13 June 2014
From the authors of the book and equally popular podcast, Freakonomics, Stephen Dubner and Steven Levitt have released their third book, Think Like a Freak. While the first two books looked more from an economist’s standpoint, this book tends to come from the perspective of a social scientist’s, with a bit of economics to back up their case studies. Nonetheless, I thought the book was well written, question raising, stimulating, and informative.
The underlying theme that Dubner and Levitt aim to get across in this book is to think differently, to think small. They argue that when we stumble upon a big problem we have to solve, whether a creative problem, scientific problem, internal problem, or whatever it may be, that we have been told to think BIG. They argue that we’re told to always “think outside the box”, as that, according to popular mantra, is how to creatively solve problems. But what if all the answers aren’t outside the box? What if the answers are sitting right in front of us, and we’re too busy looking for answers outside the box? Through a series of interesting case studies, Dubner and Levitt come to conclusions that on many cases, the answers to some of the toughest questions we ask have been so unbelievable insight, that we completely miss them.
One of their first cases they look at has to do with taking a penalty shot in soccer. They statistically breakdown the penalty shot statistics at the elite level, and come to the exact conclusion of where to shoot the ball – directly up the middle, where the goalie is standing. You would think that shooting the ball directly into one of the top corners of the net is the safest way to score a goal, but Freakonomics disagrees. If you’re a right-footed kicker, their stats suggest that the goalie will dive to your left side 57 percent of the time, and to your right side 41 percent of the time. That leaves a mere two percent of the time that the goalie stays put. Why then, don’t soccer players shoot right up the middle? Dubner and Levitt attempt to answer why, like soccer players, we as members of society don’t simply go straight up the middle with our problems; why we’re always looking to complicate things. It’s the answer to this question and many others that they try to help us understand throughout the book.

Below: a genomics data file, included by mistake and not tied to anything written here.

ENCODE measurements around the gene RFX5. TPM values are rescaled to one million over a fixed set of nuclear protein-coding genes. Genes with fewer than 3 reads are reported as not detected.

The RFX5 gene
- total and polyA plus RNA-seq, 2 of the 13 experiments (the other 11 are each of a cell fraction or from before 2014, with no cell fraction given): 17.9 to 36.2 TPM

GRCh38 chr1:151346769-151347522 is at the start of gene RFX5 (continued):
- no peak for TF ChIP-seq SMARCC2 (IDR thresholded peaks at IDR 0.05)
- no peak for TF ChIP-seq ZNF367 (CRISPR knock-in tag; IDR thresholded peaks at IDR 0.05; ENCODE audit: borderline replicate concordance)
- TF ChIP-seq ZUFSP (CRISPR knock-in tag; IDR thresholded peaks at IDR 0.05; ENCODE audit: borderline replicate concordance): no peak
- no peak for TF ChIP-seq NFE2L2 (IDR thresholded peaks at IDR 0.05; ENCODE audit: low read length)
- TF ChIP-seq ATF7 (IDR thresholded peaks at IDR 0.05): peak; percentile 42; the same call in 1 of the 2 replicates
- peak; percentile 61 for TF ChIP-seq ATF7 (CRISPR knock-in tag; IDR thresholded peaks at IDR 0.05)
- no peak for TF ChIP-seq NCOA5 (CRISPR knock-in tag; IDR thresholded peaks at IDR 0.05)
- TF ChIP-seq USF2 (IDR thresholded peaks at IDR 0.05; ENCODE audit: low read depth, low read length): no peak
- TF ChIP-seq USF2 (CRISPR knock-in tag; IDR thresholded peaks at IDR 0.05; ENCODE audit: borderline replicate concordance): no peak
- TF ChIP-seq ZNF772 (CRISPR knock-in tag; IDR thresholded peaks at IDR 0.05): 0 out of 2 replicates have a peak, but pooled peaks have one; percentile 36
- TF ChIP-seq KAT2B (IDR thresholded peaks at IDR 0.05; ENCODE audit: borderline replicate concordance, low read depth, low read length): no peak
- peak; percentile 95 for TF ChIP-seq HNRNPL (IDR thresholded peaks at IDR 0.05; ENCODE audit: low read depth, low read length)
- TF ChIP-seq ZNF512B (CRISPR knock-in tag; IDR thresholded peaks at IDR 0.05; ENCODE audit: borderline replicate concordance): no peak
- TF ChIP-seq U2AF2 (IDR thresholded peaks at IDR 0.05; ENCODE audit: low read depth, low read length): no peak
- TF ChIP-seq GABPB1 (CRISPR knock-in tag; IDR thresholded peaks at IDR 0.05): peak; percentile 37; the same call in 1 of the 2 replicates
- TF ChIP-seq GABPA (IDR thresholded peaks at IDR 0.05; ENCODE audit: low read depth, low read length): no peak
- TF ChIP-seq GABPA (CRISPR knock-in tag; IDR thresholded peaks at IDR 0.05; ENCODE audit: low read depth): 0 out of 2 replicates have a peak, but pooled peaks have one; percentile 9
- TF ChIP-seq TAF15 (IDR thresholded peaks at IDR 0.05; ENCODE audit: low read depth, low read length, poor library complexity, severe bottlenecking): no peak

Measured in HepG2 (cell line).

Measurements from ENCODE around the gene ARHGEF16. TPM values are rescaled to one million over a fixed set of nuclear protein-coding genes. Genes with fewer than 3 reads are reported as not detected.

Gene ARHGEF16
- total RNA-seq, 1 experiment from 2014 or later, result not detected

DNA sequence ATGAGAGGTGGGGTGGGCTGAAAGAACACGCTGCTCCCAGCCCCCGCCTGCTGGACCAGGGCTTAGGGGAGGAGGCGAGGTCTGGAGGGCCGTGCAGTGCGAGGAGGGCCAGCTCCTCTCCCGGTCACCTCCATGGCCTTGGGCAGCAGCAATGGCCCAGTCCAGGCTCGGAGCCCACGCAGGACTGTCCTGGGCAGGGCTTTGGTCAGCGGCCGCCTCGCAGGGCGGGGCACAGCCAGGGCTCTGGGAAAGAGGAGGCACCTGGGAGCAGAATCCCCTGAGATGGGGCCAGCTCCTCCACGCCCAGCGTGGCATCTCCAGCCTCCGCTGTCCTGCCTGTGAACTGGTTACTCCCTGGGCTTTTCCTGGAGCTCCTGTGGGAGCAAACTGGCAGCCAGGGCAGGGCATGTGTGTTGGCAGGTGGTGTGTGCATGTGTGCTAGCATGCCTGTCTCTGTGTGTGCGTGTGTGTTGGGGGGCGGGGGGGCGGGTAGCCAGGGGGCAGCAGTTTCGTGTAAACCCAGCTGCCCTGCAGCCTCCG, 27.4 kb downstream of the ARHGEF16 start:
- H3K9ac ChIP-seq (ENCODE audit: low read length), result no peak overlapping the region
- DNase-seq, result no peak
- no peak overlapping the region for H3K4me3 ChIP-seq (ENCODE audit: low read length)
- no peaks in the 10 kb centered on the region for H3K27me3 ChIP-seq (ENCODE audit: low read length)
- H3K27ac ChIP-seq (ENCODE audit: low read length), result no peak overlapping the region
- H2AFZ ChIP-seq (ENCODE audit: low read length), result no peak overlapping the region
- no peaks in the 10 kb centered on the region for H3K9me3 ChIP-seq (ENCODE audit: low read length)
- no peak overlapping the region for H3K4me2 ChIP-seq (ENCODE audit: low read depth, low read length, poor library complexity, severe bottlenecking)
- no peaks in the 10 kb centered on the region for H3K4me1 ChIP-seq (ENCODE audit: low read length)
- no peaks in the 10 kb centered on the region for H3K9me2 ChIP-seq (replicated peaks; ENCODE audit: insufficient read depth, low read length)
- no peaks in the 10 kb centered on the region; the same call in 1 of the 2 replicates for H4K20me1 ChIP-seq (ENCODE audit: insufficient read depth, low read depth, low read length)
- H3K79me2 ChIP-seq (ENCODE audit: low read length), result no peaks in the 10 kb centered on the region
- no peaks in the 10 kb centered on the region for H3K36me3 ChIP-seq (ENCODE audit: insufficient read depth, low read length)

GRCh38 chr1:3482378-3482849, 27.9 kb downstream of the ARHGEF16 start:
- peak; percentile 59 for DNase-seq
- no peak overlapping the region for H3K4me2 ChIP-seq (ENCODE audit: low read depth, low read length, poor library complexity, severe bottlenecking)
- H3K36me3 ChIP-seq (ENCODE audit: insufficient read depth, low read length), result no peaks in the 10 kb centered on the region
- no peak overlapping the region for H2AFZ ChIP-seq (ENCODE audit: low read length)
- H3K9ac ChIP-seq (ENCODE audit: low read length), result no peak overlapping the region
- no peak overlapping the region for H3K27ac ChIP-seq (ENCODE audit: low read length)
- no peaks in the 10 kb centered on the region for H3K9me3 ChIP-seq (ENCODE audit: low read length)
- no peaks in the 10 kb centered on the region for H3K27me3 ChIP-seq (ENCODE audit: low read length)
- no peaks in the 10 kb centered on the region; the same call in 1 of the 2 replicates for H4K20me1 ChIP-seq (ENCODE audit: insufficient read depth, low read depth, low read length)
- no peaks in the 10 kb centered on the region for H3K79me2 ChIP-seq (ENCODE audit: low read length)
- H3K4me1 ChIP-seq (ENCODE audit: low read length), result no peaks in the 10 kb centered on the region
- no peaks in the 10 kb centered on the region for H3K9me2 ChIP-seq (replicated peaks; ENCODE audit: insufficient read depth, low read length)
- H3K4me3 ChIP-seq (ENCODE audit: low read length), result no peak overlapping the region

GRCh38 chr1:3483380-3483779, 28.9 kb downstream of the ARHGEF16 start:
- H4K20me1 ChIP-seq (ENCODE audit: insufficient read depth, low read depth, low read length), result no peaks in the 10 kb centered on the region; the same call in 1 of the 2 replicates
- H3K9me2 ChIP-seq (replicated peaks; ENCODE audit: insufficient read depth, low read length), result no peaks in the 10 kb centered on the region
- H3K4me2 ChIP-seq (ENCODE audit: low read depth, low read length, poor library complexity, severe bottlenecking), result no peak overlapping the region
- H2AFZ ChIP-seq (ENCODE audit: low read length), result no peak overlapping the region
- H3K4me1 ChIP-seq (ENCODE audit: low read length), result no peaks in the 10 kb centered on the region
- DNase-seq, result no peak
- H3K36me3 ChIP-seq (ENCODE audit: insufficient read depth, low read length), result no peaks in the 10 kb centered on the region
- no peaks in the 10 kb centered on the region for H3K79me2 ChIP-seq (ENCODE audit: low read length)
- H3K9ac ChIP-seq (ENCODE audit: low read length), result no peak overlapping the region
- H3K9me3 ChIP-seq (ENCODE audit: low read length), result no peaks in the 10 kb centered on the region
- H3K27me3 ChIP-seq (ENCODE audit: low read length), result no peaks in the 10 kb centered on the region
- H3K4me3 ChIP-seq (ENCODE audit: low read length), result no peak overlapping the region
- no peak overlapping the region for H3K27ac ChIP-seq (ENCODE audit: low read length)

Dubner and Levitt also encourage the readers of this book to think like a child. You might have heard this before, as thinking like a child allows us to think creatively, not caring what others think of our ideas. But it’s more than that. It’s about seeing life through a lens with no preconceived notions, no prejudices or biases, and essentially no understanding of anything. Thinking like this allows us to ask our most absurd questions, come up with the most ridiculous ideas, and really try to understand how things work. You probably remember yourself as a kid, continually asking your parents, “Why? But why? But why?” If we stay in this mindset, or at least go back to it when we’re trying to understand an idea or concept, it can surely benefit how we perceive what’s around us, helping us come to a conclusion through a different perspective.
With many more case studies, ranging from “Why Do Nigerian scammers say they are from Nigeria?” to “What the brown M&Ms were really about”, Dubner and Levitt allow and encourage to think from a different perspective, to think like a child, to think like a freak.